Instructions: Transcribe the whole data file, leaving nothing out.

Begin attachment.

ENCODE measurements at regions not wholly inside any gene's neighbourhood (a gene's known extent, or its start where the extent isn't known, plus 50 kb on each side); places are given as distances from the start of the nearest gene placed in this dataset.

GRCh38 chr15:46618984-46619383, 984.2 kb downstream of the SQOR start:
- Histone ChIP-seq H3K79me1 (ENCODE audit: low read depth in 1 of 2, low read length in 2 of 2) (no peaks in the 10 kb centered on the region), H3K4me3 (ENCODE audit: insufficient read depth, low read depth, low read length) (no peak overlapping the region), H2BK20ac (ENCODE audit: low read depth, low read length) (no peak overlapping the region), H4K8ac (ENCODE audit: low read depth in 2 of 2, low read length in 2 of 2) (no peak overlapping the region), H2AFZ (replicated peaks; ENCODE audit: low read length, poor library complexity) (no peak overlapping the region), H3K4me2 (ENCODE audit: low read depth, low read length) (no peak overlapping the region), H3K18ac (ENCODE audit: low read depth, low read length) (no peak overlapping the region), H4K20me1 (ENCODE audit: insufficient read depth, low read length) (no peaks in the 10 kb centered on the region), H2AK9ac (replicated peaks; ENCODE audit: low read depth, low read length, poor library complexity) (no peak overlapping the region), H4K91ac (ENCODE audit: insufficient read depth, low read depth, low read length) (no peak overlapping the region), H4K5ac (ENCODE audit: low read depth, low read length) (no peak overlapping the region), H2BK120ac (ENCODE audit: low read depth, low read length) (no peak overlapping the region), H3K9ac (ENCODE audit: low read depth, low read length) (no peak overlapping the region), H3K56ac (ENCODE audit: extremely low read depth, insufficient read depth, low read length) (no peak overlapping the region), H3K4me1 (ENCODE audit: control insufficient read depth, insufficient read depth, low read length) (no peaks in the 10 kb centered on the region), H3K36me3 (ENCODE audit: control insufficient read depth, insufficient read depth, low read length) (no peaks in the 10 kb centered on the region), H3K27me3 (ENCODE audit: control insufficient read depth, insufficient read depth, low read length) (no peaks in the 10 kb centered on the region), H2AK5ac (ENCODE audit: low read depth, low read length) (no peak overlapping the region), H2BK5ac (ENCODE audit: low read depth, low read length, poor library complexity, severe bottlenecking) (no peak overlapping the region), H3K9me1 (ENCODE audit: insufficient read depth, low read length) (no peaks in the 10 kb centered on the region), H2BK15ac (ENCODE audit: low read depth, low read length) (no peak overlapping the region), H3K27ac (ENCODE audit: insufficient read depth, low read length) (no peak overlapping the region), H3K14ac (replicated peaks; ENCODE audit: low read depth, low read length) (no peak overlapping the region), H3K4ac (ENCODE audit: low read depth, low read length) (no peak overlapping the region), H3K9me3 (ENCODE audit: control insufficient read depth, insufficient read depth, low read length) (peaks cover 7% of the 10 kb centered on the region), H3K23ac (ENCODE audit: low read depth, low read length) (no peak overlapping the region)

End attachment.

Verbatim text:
ENCODE measurements at regions not wholly inside any gene's neighbourhood (a gene's known extent, or its start where the extent isn't known, plus 50 kb on each side); places are given as distances from the start of the nearest gene placed in this dataset.

GRCh38 chr15:46618984-46619383, 984.2 kb downstream of the SQOR start:
- Histone ChIP-seq H3K79me1 (ENCODE audit: low read depth in 1 of 2, low read length in 2 of 2) (no peaks in the 10 kb centered on the region), H3K4me3 (ENCODE audit: insufficient read depth, low read depth, low read length) (no peak overlapping the region), H2BK20ac (ENCODE audit: low read depth, low read length) (no peak overlapping the region), H4K8ac (ENCODE audit: low read depth in 2 of 2, low read length in 2 of 2) (no peak overlapping the region), H2AFZ (replicated peaks; ENCODE audit: low read length, poor library complexity) (no peak overlapping the region), H3K4me2 (ENCODE audit: low read depth, low read length) (no peak overlapping the region), H3K18ac (ENCODE audit: low read depth, low read length) (no peak overlapping the region), H4K20me1 (ENCODE audit: insufficient read depth, low read length) (no peaks in the 10 kb centered on the region), H2AK9ac (replicated peaks; ENCODE audit: low read depth, low read length, poor library complexity) (no peak overlapping the region), H4K91ac (ENCODE audit: insufficient read depth, low read depth, low read length) (no peak overlapping the region), H4K5ac (ENCODE audit: low read depth, low read length) (no peak overlapping the region), H2BK120ac (ENCODE audit: low read depth, low read length) (no peak overlapping the region), H3K9ac (ENCODE audit: low read depth, low read length) (no peak overlapping the region), H3K56ac (ENCODE audit: extremely low read depth, insufficient read depth, low read length) (no peak overlapping the region), H3K4me1 (ENCODE audit: control insufficient read depth, insufficient read depth, low read length) (no peaks in the 10 kb centered on the region), H3K36me3 (ENCODE audit: control insufficient read depth, insufficient read depth, low read length) (no peaks in the 10 kb centered on the region), H3K27me3 (ENCODE audit: control insufficient read depth, insufficient read depth, low read length) (no peaks in the 10 kb centered on the region), H2AK5ac (ENCODE audit: low read depth, low read length) (no peak overlapping the region), H2BK5ac (ENCODE audit: low read depth, low read length, poor library complexity, severe bottlenecking) (no peak overlapping the region), H3K9me1 (ENCODE audit: insufficient read depth, low read length) (no peaks in the 10 kb centered on the region), H2BK15ac (ENCODE audit: low read depth, low read length) (no peak overlapping the region), H3K27ac (ENCODE audit: insufficient read depth, low read length) (no peak overlapping the region), H3K14ac (replicated peaks; ENCODE audit: low read depth, low read length) (no peak overlapping the region), H3K4ac (ENCODE audit: low read depth, low read length) (no peak overlapping the region), H3K9me3 (ENCODE audit: control insufficient read depth, insufficient read depth, low read length) (peaks cover 7% of the 10 kb centered on the region), H3K23ac (ENCODE audit: low read depth, low read length) (no peak overlapping the region)